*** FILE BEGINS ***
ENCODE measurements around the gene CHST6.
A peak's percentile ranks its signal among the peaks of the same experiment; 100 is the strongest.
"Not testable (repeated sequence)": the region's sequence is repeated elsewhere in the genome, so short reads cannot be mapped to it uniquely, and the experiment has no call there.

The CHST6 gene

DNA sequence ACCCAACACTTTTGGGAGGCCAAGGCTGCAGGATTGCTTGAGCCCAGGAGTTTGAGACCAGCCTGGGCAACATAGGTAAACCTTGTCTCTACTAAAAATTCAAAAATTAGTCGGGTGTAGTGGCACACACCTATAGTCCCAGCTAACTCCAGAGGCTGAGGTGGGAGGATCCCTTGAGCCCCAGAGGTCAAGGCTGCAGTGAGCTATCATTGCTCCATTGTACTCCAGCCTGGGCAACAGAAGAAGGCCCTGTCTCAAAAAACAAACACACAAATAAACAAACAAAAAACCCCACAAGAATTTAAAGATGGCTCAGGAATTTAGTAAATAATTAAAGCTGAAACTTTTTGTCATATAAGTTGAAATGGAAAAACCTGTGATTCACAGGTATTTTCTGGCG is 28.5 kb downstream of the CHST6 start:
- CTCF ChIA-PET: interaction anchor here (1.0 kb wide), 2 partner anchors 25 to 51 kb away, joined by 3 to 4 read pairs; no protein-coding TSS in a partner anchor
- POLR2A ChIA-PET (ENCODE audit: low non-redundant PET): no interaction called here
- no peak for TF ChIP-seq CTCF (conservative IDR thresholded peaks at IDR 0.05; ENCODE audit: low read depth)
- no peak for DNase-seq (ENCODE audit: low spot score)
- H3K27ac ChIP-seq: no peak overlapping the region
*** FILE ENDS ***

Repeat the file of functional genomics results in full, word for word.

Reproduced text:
ENCODE measurements around the gene CHST6.
A peak's percentile ranks its signal among the peaks of the same experiment; 100 is the strongest.
"Not testable (repeated sequence)": the region's sequence is repeated elsewhere in the genome, so short reads cannot be mapped to it uniquely, and the experiment has no call there.

The CHST6 gene

DNA sequence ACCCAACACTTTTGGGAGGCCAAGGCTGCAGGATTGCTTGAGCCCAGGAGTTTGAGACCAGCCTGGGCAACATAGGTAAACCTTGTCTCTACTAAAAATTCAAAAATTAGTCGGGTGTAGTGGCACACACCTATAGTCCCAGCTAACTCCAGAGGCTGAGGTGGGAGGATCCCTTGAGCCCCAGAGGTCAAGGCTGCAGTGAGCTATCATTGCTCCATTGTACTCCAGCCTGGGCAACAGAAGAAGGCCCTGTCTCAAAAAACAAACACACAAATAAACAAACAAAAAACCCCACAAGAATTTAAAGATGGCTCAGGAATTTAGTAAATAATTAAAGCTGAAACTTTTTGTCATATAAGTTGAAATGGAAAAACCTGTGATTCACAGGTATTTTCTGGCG is 28.5 kb downstream of the CHST6 start:
- CTCF ChIA-PET: interaction anchor here (1.0 kb wide), 2 partner anchors 25 to 51 kb away, joined by 3 to 4 read pairs; no protein-coding TSS in a partner anchor
- POLR2A ChIA-PET (ENCODE audit: low non-redundant PET): no interaction called here
- no peak for TF ChIP-seq CTCF (conservative IDR thresholded peaks at IDR 0.05; ENCODE audit: low read depth)
- no peak for DNase-seq (ENCODE audit: low spot score)
- H3K27ac ChIP-seq: no peak overlapping the region